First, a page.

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A DIY Off-Grid Solar Power System Overview and Wiring

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Hi this is Amy from the altE Store. We’re
going to go over a brief overview of a typical off grid solar electric system. This is just
a small demo, and it can scale up as your needs require. But this will give you a good
overview of the different pieces involved. Now I’ve got a lot of different electronics
and wiring involved, so, what we did is we drew up a schematic, and you can check it
out here. And click on this link and you’ll be able to actually have it up in another window
so you can follow along at home. All right? So, what we have are two 12V solar
panels. They are wired in parallel, so that makes the plusses together and the minuses
together. And that keeps it at 12V. So, I’ve done that within this combiner box. This is
a Midnite PV3 combiner box. And we’re just going to take a quick look inside and remove
the protective face plate. So you can see that we have the plus and minus from solar
panel 1 coming in to, the plus goes into its own breaker. And the minus goes into the negative
bus bar. Then the plus and minus from solar panel 2, the plus goes into a separate breaker,
and the negative goes to the negative bus bar. The output of the breakers are combined
with this included positive finger bus bar. So it slides into the top of the breakers
and that combines the positives. The negative bus bar combines the negatives. And that gives
you your parallel wiring. And so I also have my lightning arrestor that will protect us
from any lightning strikes. And we’ve got the ground going to the grounding bus bar,
the positive going to the positive bus bar, and the negative going to the negative bus
bar. And you can see I’ve also got my ground coming from my racking going into the grounding
bus bar. Now I’ve got the rails grounded through this, and then I have a grounded mid-clamp
from IronRidge, which is taking that ground, across the rail, up to the edges, the frame
of the solar panels. So that is giving me a nice bonded connection through all of this.
I would then go off to a grounding rod, and that would give me my nice earth ground connection.
So I’m coming out of here, in conduit. Now because this is a portable system, I’ve transitioned
to “invisible conduit” here. But know that this is going to be conduit all the way into
the house. So now let’s transition into the house. Great, so now we are inside. So we’ve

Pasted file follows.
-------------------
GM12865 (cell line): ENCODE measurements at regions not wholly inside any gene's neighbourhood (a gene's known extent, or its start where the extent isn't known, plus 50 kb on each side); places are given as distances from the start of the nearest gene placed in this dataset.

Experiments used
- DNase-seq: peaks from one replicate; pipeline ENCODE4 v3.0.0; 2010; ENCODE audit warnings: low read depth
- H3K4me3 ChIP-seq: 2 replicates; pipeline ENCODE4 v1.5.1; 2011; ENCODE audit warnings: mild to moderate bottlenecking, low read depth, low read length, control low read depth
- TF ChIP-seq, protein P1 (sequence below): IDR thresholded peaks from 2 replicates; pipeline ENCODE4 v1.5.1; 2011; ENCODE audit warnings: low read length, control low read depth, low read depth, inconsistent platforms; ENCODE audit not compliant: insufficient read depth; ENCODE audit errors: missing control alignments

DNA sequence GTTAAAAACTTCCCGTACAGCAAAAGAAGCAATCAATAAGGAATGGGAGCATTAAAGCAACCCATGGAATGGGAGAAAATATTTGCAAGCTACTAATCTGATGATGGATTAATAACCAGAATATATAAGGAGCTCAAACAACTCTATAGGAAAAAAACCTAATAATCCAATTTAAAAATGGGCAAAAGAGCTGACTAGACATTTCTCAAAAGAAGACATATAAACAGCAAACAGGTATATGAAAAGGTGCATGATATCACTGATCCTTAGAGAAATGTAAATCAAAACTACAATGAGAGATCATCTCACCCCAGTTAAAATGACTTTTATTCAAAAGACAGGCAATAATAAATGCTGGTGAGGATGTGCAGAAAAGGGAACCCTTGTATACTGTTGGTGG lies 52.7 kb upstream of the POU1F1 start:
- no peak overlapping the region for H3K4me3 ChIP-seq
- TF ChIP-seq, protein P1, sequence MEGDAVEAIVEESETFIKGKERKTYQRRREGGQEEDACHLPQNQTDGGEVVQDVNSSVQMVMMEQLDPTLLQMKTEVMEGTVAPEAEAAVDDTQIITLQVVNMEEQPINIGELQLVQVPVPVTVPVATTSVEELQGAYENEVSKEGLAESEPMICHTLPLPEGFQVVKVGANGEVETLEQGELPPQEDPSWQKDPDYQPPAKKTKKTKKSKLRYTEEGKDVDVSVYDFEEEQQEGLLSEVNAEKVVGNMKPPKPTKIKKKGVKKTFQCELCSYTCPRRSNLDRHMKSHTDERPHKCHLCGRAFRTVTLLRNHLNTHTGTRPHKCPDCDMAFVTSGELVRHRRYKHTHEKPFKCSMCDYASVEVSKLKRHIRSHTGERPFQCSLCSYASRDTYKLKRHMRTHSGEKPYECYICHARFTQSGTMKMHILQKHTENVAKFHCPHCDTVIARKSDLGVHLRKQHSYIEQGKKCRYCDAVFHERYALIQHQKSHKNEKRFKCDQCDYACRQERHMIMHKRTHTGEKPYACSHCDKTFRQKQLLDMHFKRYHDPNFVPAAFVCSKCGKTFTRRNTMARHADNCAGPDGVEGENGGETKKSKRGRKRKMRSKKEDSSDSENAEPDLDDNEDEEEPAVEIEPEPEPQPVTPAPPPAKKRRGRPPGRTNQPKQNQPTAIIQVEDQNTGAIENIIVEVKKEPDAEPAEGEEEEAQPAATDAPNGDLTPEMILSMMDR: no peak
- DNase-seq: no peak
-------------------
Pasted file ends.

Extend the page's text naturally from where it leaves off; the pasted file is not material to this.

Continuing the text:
gone in conduit all the way into the house. And so what we have here is it is going to
our DC Load Center. Now the DC Load Center is really just a fancy way of saying
breaker box. So we are going to take a look inside our DC Load Center, we happen to be
using a Midnite Big Baby Box for this. So again, we’ve got our combined negative, positive,
and ground, all coming into our DC Load Center. We have it going into a breaker. It’s coming
out of the breaker, into the PV In to the charge controller. My negative is also coming
in, and it’s actually just transitioning right on out. It’s just going in there as a nice
place to land my negative. But it’s going in and then it’s coming right back out and
it’s going to the negative PV In of my charge controller. So then I’ve got my battery out
from the charge controller. I’ve got the plus and minus going into the DC Load Center. The
plus is going to a breaker, and it’s going to be coming out, and going to my positive
bus bar. Now my positive bus bar is going to be going to my battery. So I’ve got the
negative coming out of the charge controller, going to my negative bus bar. And that negative
is also going to be going to my battery. So I’ve got that going from the charge controller,
to the battery. So basically, what these bus bars do, is these give me a nice easy way
to connect everything to the battery. So I only have one connection to the battery,
because that’s connecting in to my bus bars. So anything I need to connect to the battery,
I can just connect to the bus bar, through a breaker. So I have going from the positive
and the negative, I’m actually going to a cigarette outlet. This is very common to use
for a DC connection. So if I have anything that would plug into my cigarette outlet in
my car or an RV, I can just plug in and run it right off the battery. I’ve got a fuse
in here, so I do have my over current protection, or If I wanted to, I could have put in another
breaker and I could have gone through there. So, I have that DC load. Now I also am going
from the positive bus bar, to another breaker, and I’m going out to the DC input of my inverter.
I’ve got a 12V inverter. So I’ve also got the negative coming from the negative bus
bar, which is just acting like the battery, going to the negative of the inverter. And